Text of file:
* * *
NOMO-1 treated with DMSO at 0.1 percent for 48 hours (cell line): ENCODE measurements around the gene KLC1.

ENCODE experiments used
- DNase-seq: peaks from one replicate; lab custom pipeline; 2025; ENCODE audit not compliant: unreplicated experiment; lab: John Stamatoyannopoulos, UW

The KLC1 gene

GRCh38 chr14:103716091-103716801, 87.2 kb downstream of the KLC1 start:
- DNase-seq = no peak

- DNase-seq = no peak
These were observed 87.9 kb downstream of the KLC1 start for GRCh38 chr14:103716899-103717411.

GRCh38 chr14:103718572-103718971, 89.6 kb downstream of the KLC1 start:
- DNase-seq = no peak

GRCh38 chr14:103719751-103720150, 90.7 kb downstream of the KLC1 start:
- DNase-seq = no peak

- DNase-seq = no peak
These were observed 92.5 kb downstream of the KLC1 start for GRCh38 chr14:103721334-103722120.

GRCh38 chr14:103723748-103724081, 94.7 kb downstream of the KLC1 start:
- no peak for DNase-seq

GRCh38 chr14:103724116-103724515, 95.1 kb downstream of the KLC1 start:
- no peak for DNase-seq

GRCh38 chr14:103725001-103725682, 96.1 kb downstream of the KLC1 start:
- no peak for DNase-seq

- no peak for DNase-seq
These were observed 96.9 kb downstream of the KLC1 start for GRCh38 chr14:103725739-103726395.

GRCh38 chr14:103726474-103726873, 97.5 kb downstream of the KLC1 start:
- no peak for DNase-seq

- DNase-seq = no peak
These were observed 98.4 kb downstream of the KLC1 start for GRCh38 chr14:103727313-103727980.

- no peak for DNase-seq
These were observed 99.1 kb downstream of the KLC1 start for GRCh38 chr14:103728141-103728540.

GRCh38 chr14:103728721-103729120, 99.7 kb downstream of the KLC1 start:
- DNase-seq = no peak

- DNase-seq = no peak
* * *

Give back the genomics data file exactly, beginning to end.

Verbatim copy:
NOMO-1 treated with DMSO at 0.1 percent for 48 hours (cell line): ENCODE measurements around the gene KLC1.

ENCODE experiments used
- DNase-seq: peaks from one replicate; lab custom pipeline; 2025; ENCODE audit not compliant: unreplicated experiment; lab: John Stamatoyannopoulos, UW

The KLC1 gene

GRCh38 chr14:103716091-103716801, 87.2 kb downstream of the KLC1 start:
- DNase-seq = no peak

- DNase-seq = no peak
These were observed 87.9 kb downstream of the KLC1 start for GRCh38 chr14:103716899-103717411.

GRCh38 chr14:103718572-103718971, 89.6 kb downstream of the KLC1 start:
- DNase-seq = no peak

GRCh38 chr14:103719751-103720150, 90.7 kb downstream of the KLC1 start:
- DNase-seq = no peak

- DNase-seq = no peak
These were observed 92.5 kb downstream of the KLC1 start for GRCh38 chr14:103721334-103722120.

GRCh38 chr14:103723748-103724081, 94.7 kb downstream of the KLC1 start:
- no peak for DNase-seq

GRCh38 chr14:103724116-103724515, 95.1 kb downstream of the KLC1 start:
- no peak for DNase-seq

GRCh38 chr14:103725001-103725682, 96.1 kb downstream of the KLC1 start:
- no peak for DNase-seq

- no peak for DNase-seq
These were observed 96.9 kb downstream of the KLC1 start for GRCh38 chr14:103725739-103726395.

GRCh38 chr14:103726474-103726873, 97.5 kb downstream of the KLC1 start:
- no peak for DNase-seq

- DNase-seq = no peak
These were observed 98.4 kb downstream of the KLC1 start for GRCh38 chr14:103727313-103727980.

- no peak for DNase-seq
These were observed 99.1 kb downstream of the KLC1 start for GRCh38 chr14:103728141-103728540.

GRCh38 chr14:103728721-103729120, 99.7 kb downstream of the KLC1 start:
- DNase-seq = no peak

- DNase-seq = no peak